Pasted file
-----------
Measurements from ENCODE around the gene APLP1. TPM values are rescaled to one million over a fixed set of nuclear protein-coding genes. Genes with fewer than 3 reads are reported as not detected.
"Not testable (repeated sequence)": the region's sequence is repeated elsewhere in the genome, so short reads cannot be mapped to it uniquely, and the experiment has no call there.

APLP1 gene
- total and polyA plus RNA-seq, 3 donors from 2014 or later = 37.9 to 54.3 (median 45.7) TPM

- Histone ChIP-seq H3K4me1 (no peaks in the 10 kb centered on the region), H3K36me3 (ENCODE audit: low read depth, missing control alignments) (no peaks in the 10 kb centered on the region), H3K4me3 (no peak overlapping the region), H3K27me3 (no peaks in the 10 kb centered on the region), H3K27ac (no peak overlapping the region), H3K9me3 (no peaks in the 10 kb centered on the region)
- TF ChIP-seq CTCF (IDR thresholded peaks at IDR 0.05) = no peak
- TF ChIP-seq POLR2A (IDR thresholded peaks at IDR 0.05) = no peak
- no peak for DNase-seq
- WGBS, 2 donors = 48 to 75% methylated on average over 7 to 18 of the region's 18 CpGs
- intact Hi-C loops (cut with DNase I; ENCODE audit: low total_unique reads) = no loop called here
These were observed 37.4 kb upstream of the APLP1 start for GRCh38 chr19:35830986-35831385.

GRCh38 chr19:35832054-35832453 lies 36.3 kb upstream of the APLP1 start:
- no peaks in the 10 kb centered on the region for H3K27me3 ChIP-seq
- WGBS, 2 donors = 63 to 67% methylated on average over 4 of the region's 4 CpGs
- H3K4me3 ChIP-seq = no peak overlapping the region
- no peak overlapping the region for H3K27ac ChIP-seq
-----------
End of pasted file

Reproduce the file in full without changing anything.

Measurements from ENCODE around the gene APLP1. TPM values are rescaled to one million over a fixed set of nuclear protein-coding genes. Genes with fewer than 3 reads are reported as not detected.
"Not testable (repeated sequence)": the region's sequence is repeated elsewhere in the genome, so short reads cannot be mapped to it uniquely, and the experiment has no call there.

APLP1 gene
- total and polyA plus RNA-seq, 3 donors from 2014 or later = 37.9 to 54.3 (median 45.7) TPM

- Histone ChIP-seq H3K4me1 (no peaks in the 10 kb centered on the region), H3K36me3 (ENCODE audit: low read depth, missing control alignments) (no peaks in the 10 kb centered on the region), H3K4me3 (no peak overlapping the region), H3K27me3 (no peaks in the 10 kb centered on the region), H3K27ac (no peak overlapping the region), H3K9me3 (no peaks in the 10 kb centered on the region)
- TF ChIP-seq CTCF (IDR thresholded peaks at IDR 0.05) = no peak
- TF ChIP-seq POLR2A (IDR thresholded peaks at IDR 0.05) = no peak
- no peak for DNase-seq
- WGBS, 2 donors = 48 to 75% methylated on average over 7 to 18 of the region's 18 CpGs
- intact Hi-C loops (cut with DNase I; ENCODE audit: low total_unique reads) = no loop called here
These were observed 37.4 kb upstream of the APLP1 start for GRCh38 chr19:35830986-35831385.

GRCh38 chr19:35832054-35832453 lies 36.3 kb upstream of the APLP1 start:
- no peaks in the 10 kb centered on the region for H3K27me3 ChIP-seq
- WGBS, 2 donors = 63 to 67% methylated on average over 4 of the region's 4 CpGs
- H3K4me3 ChIP-seq = no peak overlapping the region
- no peak overlapping the region for H3K27ac ChIP-seq